Whether he meant to or not, presidential candidate Peter Casey should not be forgiven for the racial hate he stirred up in the bloodpot of human hearts, writes Donal O’Keeffe.

A retired public servant said to me: “D’you know something, I’d nearly be tempted to vote for yer man Peter Casey. He’s the only one telling the truth about the Travellers.” (He didn’t say 'Travellers'.)

Last week, presidential candidate Peter Casey denied the ethnicity of Travellers, and claimed Travellers do not play a full part in Irish society. He went to Tipperary to visit a housing development in Thurles into which Travelling people are refusing to move, because they say, the site does not have sufficient grazing for their horses. Casey linked their refusal to the homelessness crisis, despite Travellers being eight times more likely to be homeless than settled people.

It is astonishing how suddenly some become interested in homelessness when it can be weaponised against other  equally vulnerable people. By the way, do you know who never does that? Brother Kevin. Sister Stan. Father Peter. The Simon Community. People with a proven record for caring for homeless people.

While in Thurles, Casey refused to meet with protesters. He later claimed he hadn’t known Travellers’ ethnicity had been recognised in Irish law, before pretending to suspend his campaign so he could play golf for the weekend.

“I did not know about the ethnic status. There are so many things going on.”

In the Irish Examiner, Elaine Loughlin made the point that Casey’s ignorance of Irish law disqualifies him to be president at least as much as his appalling comments and his temperament do; but I would argue that what Casey has done has repercussions far beyond the presidential campaign.  

Just as Donald Trump has emboldened racists, misogynists and homophobes in the United States, Casey has enflamed anti-Traveller sentiments here, and given cover to those who, until now, were afraid to spew their bigotry.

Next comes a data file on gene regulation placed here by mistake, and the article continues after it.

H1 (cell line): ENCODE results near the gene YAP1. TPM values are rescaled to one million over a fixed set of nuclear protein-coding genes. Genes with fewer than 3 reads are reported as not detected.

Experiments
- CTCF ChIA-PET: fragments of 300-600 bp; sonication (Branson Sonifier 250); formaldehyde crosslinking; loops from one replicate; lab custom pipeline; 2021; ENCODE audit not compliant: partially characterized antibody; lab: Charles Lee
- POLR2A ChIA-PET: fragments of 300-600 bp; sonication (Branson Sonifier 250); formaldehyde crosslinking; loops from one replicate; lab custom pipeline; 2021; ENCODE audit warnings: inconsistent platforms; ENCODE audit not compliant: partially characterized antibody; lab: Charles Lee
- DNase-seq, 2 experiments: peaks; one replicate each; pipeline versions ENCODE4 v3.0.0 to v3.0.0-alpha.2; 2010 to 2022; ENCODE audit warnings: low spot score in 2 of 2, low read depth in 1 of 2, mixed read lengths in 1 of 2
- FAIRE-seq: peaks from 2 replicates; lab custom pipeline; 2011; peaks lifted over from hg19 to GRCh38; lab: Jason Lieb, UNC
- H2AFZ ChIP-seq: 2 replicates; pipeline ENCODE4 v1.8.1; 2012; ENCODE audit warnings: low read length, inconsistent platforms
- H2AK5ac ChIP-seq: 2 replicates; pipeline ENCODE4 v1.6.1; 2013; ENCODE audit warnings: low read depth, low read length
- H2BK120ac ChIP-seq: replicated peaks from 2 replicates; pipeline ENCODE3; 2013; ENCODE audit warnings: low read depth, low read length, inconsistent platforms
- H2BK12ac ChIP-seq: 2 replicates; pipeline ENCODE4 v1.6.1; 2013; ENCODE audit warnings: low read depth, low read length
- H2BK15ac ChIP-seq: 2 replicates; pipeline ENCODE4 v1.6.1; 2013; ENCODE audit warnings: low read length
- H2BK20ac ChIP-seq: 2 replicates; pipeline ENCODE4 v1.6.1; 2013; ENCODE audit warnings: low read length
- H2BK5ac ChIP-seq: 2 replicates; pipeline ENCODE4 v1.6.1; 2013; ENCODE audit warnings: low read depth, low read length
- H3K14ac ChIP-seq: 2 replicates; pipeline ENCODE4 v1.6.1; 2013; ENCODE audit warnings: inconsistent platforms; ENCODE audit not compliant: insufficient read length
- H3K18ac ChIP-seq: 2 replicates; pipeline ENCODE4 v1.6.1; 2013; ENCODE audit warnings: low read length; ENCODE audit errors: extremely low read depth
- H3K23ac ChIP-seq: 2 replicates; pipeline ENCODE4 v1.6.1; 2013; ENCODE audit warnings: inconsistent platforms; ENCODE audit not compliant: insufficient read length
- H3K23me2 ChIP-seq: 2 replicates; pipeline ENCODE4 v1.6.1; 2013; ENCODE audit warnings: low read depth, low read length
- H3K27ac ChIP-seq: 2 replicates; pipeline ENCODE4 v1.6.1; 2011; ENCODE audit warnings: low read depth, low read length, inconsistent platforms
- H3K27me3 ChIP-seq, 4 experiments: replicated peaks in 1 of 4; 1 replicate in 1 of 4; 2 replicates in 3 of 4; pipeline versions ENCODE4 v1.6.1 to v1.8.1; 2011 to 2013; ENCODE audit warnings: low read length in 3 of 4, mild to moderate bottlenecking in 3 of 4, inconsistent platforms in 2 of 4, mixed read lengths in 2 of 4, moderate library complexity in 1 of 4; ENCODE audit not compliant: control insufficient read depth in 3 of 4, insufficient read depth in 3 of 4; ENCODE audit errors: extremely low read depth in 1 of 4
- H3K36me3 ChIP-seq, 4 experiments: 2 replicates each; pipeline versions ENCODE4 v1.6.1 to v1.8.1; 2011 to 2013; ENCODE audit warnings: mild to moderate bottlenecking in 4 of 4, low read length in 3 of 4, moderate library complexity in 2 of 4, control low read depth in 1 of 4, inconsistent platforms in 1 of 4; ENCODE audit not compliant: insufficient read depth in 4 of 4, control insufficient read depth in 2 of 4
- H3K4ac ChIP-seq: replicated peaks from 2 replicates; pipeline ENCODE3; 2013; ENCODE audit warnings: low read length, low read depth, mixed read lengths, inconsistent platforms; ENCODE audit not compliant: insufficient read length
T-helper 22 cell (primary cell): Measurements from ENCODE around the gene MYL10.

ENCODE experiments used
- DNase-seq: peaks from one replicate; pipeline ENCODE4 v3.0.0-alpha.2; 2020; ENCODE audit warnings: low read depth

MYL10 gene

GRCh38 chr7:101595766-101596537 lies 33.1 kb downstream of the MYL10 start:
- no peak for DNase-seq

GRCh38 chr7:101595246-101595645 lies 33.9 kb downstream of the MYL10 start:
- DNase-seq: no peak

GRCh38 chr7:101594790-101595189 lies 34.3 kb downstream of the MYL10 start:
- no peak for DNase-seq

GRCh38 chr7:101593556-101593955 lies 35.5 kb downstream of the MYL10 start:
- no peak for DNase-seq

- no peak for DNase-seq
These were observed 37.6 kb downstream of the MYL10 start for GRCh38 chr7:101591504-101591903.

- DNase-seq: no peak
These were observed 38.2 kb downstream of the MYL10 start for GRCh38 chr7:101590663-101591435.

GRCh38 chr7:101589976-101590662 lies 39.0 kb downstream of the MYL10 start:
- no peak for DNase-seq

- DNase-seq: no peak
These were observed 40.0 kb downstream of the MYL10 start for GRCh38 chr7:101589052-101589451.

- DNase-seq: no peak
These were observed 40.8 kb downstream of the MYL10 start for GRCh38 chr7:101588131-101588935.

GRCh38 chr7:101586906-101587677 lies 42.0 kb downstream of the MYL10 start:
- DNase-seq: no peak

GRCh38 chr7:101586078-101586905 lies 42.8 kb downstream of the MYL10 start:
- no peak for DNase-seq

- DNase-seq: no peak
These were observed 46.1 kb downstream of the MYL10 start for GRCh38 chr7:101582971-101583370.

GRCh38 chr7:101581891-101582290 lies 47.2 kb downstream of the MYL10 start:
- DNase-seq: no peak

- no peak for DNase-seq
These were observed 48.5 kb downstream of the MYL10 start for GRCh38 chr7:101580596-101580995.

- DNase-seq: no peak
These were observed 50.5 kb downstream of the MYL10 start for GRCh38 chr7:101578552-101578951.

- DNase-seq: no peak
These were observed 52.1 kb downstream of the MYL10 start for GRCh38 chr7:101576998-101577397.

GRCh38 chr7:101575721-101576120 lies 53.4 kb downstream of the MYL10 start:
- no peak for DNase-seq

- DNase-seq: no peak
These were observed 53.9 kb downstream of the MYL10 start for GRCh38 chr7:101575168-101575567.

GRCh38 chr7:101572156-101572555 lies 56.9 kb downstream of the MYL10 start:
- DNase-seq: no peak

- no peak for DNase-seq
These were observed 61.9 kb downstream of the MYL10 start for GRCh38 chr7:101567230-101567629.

“He’s the only one who’ll stand up to them.” “They get everything for nothing and fair f**ks to Casey for telling it like it is.” “He’s only saying what everyone else is afraid to say.”

All week long, I heard the same sentiment. Casey had become a hero to the sort of people who moan about political correctness, and who say things like “Things have gone too far the other way nowadays”, as though they long for a return to the good old days of institutionalised abuse, marital ban, marital rape, 'gay-bashing', sexual abuse, moving statues, Kerry Babies, the Eighth Amendment, John Charles McQuaid, the 1932 Eucharistic Congress, industrial schools, Magdalene Laundries, and Mother and Baby Homes.

Speaking on Saturday with Cormac Ó hEadhra on RTÉ Radio 1, Travellers’ rights activist Catherine Coffey O’Brien, pointed out that Casey is campaigning for the position of guardian of our Constitution, while making simultaneously comments that enable anti-Traveller sentiment.

“What Peter Casey did was he caused social division. He caused massive damage when it came to the relations between both communities.